I'm Finally Unemployed And Need To Look For A Job The Entrepreneur's Way
(Colorado Springs, Colorado)
I've been a desktop support technician – a generalist, who never targeted any specific technology problem. My contract employers have always just wanted someone to be a good slave and to know enough about windows-based computers and printers to solve typical, everyday problems. ========================================
Most of the companies I've worked for had no interest in my development or in helping me in other areas. In fact, they blocked me from doing other work, because of their low view of me as a 'hired gun' tech support guy that is in one day and gone the next.
I've been working like this for 17 years.
Recently I found out the following about myself. As a generalist, I consider this valuable. But technology recruiters and managers generally skip over it, considering it "resume fluff". They scan my document looking for some specific tech skills. However, I have much more to offer.
I now know that I'm really drawn to use the Internet to create how-to's tutorials, videos, and articles on many subjects, even though I don't seem to have any singular focus on any particular group of people because, again, I'm more of a jack-of-all-trades.
Also I continually look for better ways to solve problems. I take initiative to make solutions happen. This takes diligence. I stick with problems to cover all details in a project until all the problems get addressed.
There are other benefits in my way of doing business, such as gaining excellent customer satisfaction, advocating for their needs, achieving their trust by keeping cool on the phone when the heat is on. And I'm also pretty good at documenting and organizing results to help my colleagues continue troubleshooting. I'm even acknowledged for my ability to train people and be creative in ways not typical for most techies, using multimedia, blogs, etc.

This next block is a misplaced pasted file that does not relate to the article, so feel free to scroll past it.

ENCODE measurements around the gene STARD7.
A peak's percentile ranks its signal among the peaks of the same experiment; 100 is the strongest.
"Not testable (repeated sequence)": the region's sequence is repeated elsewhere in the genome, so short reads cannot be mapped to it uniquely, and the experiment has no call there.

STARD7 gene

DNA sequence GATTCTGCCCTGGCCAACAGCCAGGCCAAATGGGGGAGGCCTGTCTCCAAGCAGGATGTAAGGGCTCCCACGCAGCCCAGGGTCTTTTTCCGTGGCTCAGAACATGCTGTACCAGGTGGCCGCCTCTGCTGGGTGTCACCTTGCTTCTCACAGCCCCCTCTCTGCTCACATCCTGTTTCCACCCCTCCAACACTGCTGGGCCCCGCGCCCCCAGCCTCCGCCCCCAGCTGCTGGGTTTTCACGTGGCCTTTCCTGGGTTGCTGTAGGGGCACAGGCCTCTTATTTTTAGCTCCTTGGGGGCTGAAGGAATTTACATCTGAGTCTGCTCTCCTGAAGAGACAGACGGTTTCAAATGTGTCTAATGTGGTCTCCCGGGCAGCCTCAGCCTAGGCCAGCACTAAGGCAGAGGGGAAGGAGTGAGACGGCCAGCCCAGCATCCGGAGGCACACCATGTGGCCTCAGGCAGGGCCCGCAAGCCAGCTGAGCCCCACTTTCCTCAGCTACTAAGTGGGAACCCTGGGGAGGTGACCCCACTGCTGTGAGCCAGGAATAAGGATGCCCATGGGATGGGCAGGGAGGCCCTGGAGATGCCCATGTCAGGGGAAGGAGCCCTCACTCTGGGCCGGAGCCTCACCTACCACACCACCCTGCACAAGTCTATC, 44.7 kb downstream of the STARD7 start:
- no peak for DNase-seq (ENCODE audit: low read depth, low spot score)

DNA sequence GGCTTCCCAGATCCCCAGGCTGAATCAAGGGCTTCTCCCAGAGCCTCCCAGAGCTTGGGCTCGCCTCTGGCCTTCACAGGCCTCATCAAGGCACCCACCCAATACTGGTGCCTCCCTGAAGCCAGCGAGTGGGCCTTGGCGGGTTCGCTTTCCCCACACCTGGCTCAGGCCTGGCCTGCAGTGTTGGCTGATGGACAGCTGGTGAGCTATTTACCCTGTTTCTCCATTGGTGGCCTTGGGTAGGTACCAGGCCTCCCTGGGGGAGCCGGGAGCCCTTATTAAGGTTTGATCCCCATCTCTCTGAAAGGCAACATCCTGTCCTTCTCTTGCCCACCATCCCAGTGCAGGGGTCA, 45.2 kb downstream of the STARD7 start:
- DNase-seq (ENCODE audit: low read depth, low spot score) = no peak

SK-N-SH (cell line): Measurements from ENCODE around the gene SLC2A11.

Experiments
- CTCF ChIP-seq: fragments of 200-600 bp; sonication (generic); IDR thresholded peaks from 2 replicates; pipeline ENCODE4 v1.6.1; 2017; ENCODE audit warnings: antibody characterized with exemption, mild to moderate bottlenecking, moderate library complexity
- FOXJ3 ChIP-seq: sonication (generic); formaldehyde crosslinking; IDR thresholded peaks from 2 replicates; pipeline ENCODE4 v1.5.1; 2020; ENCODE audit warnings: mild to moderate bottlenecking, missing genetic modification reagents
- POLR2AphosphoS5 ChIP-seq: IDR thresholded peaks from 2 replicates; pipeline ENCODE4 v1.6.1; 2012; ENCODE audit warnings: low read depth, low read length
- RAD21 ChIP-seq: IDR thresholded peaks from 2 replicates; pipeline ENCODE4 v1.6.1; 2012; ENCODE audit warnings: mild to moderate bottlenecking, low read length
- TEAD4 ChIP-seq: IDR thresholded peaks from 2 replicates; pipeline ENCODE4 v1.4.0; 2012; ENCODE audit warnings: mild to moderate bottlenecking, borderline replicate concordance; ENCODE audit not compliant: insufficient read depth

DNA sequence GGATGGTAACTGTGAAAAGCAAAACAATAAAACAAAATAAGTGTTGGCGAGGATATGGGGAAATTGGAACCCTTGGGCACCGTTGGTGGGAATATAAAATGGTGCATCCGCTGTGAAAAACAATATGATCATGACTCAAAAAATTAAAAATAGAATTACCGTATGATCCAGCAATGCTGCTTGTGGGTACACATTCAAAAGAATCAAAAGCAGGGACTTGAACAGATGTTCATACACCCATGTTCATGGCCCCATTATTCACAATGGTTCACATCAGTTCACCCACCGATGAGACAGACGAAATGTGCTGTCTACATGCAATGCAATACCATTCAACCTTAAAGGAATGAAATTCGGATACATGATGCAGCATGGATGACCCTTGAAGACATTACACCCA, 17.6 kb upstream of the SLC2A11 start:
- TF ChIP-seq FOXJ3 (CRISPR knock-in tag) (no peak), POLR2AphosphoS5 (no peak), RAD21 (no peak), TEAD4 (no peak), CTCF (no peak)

So, my abilities cover far more than what's needed in a call center doing technical support work. Now I'm unemployed and I don't know what kind of help I could offer someone, considering all my skills and interests. Can you suggest a target that might use these things I've listed?
----- Arturo's Reply to Mark -----
Mark, it's regrettable you find yourself out of work right now. But all is not lost. You've made clear that you have a great deal to offer to...the right
client.For 17 years you've been developing a broad range of skills and you know what you have to offer. You know what kind of benefits you bring to a particular type of situation. The question is twofold. First and foremost, are there opportunities in the market right now to continue exploiting by offering the benefits that you've proven capable to deliver before to other employers? Second, do you want to work for employers who find these benefits of value to them?
It may be the case that there are such opportunities in the market and you don't want to work for such employers, because they don't pay enough, they're not loyal enough, they don't welcome you into their inner circle or whatever reason you may have. But if, on the contrary, you wish to continue working for such clients, then follow the next approach.